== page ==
The amount of information available in this century is incommensurable. The primary challenge is to make sense of it.
In a museum, the several parts of a period are not exposed randomly but curated thoughtfully. A way in which the visitor feels immersed in a meaningful thread.
The same occurs with lifelong learning. As Jeff Cobb recently wrote
“Curating for learning involves making choices about content and experiences from among a large number of options; infusing those choices with context and meaning; and sharing the results with others.” (Jeff Cobb)
The job of a curator is to make sense of things in the world, and in the case of learning, make sense of the information we have available. Being a curator takes time and effort. Therefore, we don’t need to aspire to be curators ourselves but find, and Jeff suggests, people who do it for some time.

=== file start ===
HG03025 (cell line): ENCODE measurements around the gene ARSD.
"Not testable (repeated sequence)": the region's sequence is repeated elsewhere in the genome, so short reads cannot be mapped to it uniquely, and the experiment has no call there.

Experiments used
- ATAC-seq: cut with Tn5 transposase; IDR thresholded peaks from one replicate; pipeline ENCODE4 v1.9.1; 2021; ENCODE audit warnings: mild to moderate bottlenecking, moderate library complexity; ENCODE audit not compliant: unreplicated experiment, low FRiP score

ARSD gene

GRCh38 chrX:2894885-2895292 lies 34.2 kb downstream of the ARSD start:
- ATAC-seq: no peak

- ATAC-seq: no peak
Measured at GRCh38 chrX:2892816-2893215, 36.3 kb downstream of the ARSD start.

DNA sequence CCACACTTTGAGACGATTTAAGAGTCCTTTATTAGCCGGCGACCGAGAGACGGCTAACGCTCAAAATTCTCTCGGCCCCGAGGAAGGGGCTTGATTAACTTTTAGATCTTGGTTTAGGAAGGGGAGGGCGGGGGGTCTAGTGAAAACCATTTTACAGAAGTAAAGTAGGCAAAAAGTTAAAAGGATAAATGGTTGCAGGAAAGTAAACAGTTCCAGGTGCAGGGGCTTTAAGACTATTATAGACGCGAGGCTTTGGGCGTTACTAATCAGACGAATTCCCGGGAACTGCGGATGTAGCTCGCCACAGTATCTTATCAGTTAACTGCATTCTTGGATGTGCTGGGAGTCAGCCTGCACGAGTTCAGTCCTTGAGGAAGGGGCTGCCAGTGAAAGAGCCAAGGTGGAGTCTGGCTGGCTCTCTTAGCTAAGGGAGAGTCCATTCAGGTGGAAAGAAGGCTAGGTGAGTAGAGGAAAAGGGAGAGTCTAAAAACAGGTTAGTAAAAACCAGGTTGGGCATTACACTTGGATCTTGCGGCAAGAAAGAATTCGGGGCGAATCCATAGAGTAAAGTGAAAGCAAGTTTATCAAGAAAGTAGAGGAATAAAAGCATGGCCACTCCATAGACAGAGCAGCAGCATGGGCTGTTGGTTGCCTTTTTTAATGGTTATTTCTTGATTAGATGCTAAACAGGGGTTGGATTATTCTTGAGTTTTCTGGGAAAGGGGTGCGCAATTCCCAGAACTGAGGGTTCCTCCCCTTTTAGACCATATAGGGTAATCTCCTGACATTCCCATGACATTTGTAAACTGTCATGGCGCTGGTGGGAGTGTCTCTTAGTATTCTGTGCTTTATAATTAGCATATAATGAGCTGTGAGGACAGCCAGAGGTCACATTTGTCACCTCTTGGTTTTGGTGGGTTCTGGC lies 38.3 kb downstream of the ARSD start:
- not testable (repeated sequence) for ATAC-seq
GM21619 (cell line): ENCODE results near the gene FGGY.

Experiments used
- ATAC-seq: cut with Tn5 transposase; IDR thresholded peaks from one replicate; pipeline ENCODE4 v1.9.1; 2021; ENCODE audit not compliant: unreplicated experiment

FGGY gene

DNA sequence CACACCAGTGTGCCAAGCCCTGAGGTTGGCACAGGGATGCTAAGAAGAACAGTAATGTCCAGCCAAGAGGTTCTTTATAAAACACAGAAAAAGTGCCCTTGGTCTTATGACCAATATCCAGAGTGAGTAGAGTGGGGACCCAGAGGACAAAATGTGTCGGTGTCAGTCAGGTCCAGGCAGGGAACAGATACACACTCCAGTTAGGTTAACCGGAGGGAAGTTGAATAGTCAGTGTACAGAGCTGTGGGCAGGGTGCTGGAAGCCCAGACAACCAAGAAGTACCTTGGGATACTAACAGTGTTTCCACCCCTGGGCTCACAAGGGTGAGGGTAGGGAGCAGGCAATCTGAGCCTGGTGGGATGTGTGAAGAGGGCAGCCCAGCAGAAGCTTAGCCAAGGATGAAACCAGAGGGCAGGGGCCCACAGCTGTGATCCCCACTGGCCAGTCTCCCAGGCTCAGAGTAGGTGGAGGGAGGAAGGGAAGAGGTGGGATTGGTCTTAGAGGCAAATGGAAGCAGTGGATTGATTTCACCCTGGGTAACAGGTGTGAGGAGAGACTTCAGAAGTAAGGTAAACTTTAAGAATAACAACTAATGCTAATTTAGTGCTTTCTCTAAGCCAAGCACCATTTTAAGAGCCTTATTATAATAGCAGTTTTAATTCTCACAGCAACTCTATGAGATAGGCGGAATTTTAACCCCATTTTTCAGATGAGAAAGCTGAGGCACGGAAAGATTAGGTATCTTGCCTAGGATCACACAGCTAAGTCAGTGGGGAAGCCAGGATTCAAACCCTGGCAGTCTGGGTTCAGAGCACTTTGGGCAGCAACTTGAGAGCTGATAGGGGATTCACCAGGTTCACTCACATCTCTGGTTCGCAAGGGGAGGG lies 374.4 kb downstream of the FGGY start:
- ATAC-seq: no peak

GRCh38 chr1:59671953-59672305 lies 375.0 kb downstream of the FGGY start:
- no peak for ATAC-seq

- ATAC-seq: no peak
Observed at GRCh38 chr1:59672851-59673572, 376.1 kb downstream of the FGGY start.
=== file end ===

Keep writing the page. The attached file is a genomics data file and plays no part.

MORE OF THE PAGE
The question is: how do you choose?
People with ideas similar than yours run the risk of leading you to an echo chamber where you don’t learn much, but keep confirming what you already think and know.
People with challenging ideas, even if you don’t agree with them all the time are the best to follow and interact. In my case, I find Cal Newport to be one of such curators. But also Seth Godin, Jeff Cobb, Michael Hyatt, Simon Sinek, Jeff Goins and others.
You may become a curator yourself.
I want to become one.
It takes time, patience, attention, curiosity, resilience, humility and vulnerability. It takes lifelong learning which we can start at any point in our lives because every age is right for learning.